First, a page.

Why you should be playing… Warframe

Have you ever wanted to play a space ninja priest, sacrificing shields and health to buff allies and help them kill enemies faster?

How about a space ninja dragon, breathing fire, ice and lightning before your armour comes to life, springs off you and attacks enemies on its own?

Perhaps you wanted to play a space ninja paladin, smiting your enemies with one hand and healing your allies with the other?

You might be noticing a theme at this point, but then that’s because the tagline for the game is “Ninjas Play Free”. Today, let’s talk about Warframe and why it’s a game worth playing.

Released in 2013 by Digital Extremes, Warframe is a free-to-play co-op shooter game, with freemium elements in the form of in-game items, additional warframes and cosmetics. It has had one major expansion in November 2017 “Plains of Eidolon” which is free to all players.

In Warframe you play a “Tenno”, a race of ancient warriors, last remnants of a fallen empire called the Orokin. Awoken from cryosleep you find yourself pursued by a number of different factions, namely the Grineer, Corpus, Infested and Sentients with the world being fleshed out through in-game lore entries, cut scenes and dialogue. Gameplay takes place in a map of our solar system, with a number of different missions types waiting to be completed on each world such as extermination, capture, sabotage, interception and more. Each world slowly ramps up in difficulty as the player progresses through missions, helping them learn the skills they will need to progress.

The game is played from a third-person over the shoulder perspective, and can be played both solo or in teams with other players. The combat is fast and fluid, with an emphasis placed on parkour style movement, with each warframe being able to slide on the floor, run on walls and jump through the air in a corkscrew as well as perform other acrobatic flips and jumps. Each frame can carry a primary weapon, secondary weapon and a melee weapon, with there being what can feel like a near endless amount of customisation available through the in-game mod system. A “mod” is an enhancement for a weapon, companion or warframe that changes fire rate, armour, elemental damage, shield capacity and many other things.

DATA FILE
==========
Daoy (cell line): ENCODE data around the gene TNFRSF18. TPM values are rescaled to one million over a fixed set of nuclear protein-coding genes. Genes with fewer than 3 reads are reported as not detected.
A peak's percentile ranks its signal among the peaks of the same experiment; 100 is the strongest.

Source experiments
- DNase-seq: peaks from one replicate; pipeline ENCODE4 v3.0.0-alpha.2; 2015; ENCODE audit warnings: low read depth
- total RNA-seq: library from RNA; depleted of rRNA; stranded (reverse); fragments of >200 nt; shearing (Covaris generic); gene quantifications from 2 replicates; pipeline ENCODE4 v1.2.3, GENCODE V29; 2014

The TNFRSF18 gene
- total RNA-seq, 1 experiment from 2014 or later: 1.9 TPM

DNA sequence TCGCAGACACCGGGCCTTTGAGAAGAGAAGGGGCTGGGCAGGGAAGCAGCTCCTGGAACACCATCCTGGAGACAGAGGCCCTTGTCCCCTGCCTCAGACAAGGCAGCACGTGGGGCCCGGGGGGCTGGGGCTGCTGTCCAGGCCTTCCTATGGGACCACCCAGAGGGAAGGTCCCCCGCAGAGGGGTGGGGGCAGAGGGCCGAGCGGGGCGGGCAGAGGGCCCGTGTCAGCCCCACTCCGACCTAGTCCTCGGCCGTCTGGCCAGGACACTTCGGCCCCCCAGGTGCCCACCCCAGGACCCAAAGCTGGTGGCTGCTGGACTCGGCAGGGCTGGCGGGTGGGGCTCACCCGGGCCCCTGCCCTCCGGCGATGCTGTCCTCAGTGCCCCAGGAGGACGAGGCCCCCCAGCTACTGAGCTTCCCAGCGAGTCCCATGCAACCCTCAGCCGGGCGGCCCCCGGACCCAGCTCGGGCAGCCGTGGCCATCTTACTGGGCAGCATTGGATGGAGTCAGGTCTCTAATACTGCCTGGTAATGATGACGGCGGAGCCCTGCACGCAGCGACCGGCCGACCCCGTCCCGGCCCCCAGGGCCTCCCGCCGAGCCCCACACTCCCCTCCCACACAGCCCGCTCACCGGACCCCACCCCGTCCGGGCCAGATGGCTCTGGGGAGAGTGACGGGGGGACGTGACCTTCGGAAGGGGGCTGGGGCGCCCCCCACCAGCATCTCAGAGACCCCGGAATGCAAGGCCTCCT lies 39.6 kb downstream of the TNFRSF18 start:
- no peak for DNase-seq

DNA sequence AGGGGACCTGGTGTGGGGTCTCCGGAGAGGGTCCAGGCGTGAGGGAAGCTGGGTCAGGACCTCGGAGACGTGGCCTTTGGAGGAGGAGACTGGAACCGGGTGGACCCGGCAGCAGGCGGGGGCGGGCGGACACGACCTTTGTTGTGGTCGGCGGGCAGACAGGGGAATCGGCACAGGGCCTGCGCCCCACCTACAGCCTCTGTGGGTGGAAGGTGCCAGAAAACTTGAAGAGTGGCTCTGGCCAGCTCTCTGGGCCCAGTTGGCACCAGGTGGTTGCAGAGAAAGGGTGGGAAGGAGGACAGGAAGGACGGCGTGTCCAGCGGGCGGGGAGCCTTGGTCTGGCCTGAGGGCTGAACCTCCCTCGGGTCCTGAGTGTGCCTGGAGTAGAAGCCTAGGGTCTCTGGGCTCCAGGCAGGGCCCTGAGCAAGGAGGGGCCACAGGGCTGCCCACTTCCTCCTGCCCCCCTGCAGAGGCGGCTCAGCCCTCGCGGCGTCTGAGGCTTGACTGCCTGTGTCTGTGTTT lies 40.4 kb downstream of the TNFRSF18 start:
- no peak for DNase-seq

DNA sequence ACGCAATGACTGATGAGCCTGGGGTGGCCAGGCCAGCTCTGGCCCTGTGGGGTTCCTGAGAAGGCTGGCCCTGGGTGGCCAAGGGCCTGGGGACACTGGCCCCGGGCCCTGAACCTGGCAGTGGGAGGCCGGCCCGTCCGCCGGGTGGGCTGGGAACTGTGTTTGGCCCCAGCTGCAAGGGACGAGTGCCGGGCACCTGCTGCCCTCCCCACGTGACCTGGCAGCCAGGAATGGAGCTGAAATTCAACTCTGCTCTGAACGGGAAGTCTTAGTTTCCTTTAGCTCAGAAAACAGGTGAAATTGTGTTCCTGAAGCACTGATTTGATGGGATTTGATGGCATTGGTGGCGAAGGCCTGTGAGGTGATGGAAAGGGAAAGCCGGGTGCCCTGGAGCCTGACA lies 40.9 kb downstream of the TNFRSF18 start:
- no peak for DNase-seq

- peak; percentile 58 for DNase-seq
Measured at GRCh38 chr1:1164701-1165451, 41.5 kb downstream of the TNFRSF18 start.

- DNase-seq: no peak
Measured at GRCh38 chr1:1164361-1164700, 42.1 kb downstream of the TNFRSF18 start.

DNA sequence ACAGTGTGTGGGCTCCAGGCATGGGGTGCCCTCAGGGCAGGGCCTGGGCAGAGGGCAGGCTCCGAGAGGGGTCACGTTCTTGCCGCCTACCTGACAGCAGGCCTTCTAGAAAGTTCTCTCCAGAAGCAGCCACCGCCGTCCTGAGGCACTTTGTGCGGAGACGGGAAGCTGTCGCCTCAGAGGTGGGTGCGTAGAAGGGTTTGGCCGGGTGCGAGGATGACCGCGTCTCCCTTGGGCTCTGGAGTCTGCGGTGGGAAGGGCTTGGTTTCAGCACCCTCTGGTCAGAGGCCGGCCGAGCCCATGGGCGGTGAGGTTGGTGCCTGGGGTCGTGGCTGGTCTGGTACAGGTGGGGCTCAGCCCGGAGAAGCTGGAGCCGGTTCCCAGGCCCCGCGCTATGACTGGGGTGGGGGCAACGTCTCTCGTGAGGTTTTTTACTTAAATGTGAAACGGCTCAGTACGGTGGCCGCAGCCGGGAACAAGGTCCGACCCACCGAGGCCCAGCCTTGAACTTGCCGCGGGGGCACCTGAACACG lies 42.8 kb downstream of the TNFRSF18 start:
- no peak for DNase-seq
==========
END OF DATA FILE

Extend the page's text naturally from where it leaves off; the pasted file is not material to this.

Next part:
Unlike a lot of other games which focus on rigid, regimented classes such as warrior, healer, mage, etc, any Waframe can be used to complete any mission though some are naturally more suited to certain mission types than others and through the use of the mod system they can be further enhanced and changed to meet an individual player’s preferences.

Rather than you starting the game and picking your class that cannot be changed without logging out and logging back in to a completely different character, here you have 35 different warframes that you can collect and switch between after every mission, each one sharing a combined inventory of weapons, mods and gear. You may run a mission as, say, Rhino who is one of the more “tanky” frames, specialising in damage reduction and buffing allies, but halfway through you decide you want to try it a different way. No problem! Finish the mission, pick another frame and run it again. Maybe try something stealthy like Loki, or go in guns blazing with Mesa. The choice is always entirely up to the player.

This emphasis on player choice and customisation is both Warframe‘s greatest strength and its greatest flaw. For a great many years, there was no proper tutorial mission, dropping players in the world with little idea of what to do or where to go. There is a basic tutorial now, but once past this brief introduction to movement, weapons and gameplay the player is again set loose inside this world with no clear direction of where to go, or what many things are or even do within the context of the game which can be highly intimidating for newer players. A degree of determination and willingness to ask questions and look things up online is required to get past this initial hurdle. Luckily Warframe has a thriving player community with a wealth of information to be had, as well as many players within the game being willing to take the time to help new arrivals get to grips with things.

I will admit that Warframe is not the sort of game I normally enjoy; I tend to veer away from online games as my personal experiences haven’t been stellar in the past. Warframe, though, has found that secret sauce recipe, that perfect mix of engaging combat, procedurally generated maps that mean no mission plays exactly the same way twice, a friendly and open community of players and a healthy progression of new weapons, skills and locations that all blend together to give the game that hook that keeps you up till late in the night going “just one more round of defence”, “just one more mission to rank up my new frame”, just one more, just one more, just one more.

And all this comes to you at the bargain price of free, with nothing gated off behind paywalls. Warframe is well worth your time, just do be aware that the first couple of hours can be very frustrating for newer players but your persistence will be rewarded with one of the richest gameplay experiences I’ve had in all my years of gaming.

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